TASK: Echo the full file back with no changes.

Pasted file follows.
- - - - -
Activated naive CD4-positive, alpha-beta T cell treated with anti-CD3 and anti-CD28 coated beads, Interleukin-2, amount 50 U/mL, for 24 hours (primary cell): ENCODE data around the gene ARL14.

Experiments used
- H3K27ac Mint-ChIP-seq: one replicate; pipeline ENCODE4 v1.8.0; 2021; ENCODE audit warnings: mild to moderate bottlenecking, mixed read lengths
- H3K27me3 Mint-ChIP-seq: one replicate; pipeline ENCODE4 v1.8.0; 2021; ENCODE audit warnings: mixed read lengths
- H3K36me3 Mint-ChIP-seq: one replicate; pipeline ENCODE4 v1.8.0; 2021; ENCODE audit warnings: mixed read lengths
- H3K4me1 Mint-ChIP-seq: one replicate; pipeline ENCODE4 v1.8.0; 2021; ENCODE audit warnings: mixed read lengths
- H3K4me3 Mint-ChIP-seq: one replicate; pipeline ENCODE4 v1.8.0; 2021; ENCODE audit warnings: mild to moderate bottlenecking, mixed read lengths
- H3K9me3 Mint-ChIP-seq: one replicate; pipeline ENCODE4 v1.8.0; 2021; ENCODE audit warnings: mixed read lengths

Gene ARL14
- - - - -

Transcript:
Activated naive CD4-positive, alpha-beta T cell treated with anti-CD3 and anti-CD28 coated beads, Interleukin-2, amount 50 U/mL, for 24 hours (primary cell): ENCODE data around the gene ARL14.

Experiments used
- H3K27ac Mint-ChIP-seq: one replicate; pipeline ENCODE4 v1.8.0; 2021; ENCODE audit warnings: mild to moderate bottlenecking, mixed read lengths
- H3K27me3 Mint-ChIP-seq: one replicate; pipeline ENCODE4 v1.8.0; 2021; ENCODE audit warnings: mixed read lengths
- H3K36me3 Mint-ChIP-seq: one replicate; pipeline ENCODE4 v1.8.0; 2021; ENCODE audit warnings: mixed read lengths
- H3K4me1 Mint-ChIP-seq: one replicate; pipeline ENCODE4 v1.8.0; 2021; ENCODE audit warnings: mixed read lengths
- H3K4me3 Mint-ChIP-seq: one replicate; pipeline ENCODE4 v1.8.0; 2021; ENCODE audit warnings: mild to moderate bottlenecking, mixed read lengths
- H3K9me3 Mint-ChIP-seq: one replicate; pipeline ENCODE4 v1.8.0; 2021; ENCODE audit warnings: mixed read lengths

Gene ARL14